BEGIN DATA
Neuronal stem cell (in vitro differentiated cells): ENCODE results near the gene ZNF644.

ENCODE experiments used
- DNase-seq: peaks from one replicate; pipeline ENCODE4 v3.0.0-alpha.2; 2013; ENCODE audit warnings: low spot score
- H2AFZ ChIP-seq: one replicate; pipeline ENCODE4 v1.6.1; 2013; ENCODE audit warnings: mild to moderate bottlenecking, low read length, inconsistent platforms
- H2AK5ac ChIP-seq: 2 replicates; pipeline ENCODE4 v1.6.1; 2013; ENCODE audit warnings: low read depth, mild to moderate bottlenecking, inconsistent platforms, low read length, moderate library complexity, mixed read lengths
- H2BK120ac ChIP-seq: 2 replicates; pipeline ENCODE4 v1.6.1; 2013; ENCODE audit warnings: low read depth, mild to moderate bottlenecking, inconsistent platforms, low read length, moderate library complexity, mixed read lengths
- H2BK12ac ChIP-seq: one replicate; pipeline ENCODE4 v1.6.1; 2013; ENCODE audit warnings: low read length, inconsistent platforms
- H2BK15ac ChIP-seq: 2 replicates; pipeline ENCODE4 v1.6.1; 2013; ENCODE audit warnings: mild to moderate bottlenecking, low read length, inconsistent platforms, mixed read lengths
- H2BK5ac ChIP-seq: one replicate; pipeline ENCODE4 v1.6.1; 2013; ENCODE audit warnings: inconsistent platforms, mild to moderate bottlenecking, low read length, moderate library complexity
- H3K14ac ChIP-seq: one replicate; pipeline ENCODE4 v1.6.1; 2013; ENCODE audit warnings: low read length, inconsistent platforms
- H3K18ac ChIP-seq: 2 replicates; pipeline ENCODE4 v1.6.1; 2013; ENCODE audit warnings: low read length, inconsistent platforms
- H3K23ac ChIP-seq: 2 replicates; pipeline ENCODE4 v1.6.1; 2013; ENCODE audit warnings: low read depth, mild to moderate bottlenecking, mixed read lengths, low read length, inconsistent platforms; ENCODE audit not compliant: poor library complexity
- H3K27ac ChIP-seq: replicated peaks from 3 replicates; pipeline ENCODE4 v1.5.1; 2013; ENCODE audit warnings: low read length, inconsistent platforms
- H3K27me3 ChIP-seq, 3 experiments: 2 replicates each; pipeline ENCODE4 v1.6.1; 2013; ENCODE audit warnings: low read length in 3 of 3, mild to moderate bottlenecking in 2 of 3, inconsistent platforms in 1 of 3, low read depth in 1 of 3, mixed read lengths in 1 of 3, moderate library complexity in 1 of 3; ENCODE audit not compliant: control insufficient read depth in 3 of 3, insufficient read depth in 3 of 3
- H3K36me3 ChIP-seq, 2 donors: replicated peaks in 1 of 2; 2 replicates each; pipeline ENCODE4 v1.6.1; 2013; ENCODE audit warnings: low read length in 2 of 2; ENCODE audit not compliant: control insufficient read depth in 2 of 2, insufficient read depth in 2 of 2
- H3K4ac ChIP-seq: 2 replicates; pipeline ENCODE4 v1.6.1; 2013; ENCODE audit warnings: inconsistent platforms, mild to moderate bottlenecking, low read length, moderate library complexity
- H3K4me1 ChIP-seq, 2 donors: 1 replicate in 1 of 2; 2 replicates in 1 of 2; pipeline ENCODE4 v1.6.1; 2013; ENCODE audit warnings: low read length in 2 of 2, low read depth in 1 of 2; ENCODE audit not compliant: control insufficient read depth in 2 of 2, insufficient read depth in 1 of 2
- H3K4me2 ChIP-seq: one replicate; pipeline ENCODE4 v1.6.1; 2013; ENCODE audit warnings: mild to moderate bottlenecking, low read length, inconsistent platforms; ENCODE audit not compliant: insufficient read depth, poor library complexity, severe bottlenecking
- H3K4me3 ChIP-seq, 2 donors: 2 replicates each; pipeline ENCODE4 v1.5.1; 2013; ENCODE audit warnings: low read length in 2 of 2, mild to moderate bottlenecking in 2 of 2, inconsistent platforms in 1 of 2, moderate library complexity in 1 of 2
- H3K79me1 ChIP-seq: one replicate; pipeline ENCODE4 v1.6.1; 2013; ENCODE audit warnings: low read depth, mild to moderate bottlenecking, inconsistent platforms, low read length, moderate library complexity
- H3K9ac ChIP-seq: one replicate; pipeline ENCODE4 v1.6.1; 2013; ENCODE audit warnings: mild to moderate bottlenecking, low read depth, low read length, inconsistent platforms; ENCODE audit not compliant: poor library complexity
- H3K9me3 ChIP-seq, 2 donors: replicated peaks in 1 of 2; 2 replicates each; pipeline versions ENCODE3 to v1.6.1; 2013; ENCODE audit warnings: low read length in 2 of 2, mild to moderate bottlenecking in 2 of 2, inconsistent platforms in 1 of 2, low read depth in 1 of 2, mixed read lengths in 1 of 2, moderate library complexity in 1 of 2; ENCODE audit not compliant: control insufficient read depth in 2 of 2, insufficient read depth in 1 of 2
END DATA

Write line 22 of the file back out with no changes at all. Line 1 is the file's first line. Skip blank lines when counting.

- H3K9me3 ChIP-seq, 2 donors: replicated peaks in 1 of 2; 2 replicates each; pipeline versions ENCODE3 to v1.6.1; 2013; ENCODE audit warnings: low read length in 2 of 2, mild to moderate bottlenecking in 2 of 2, inconsistent platforms in 1 of 2, low read depth in 1 of 2, mixed read lengths in 1 of 2, moderate library complexity in 1 of 2; ENCODE audit not compliant: control insufficient read depth in 2 of 2, insufficient read depth in 1 of 2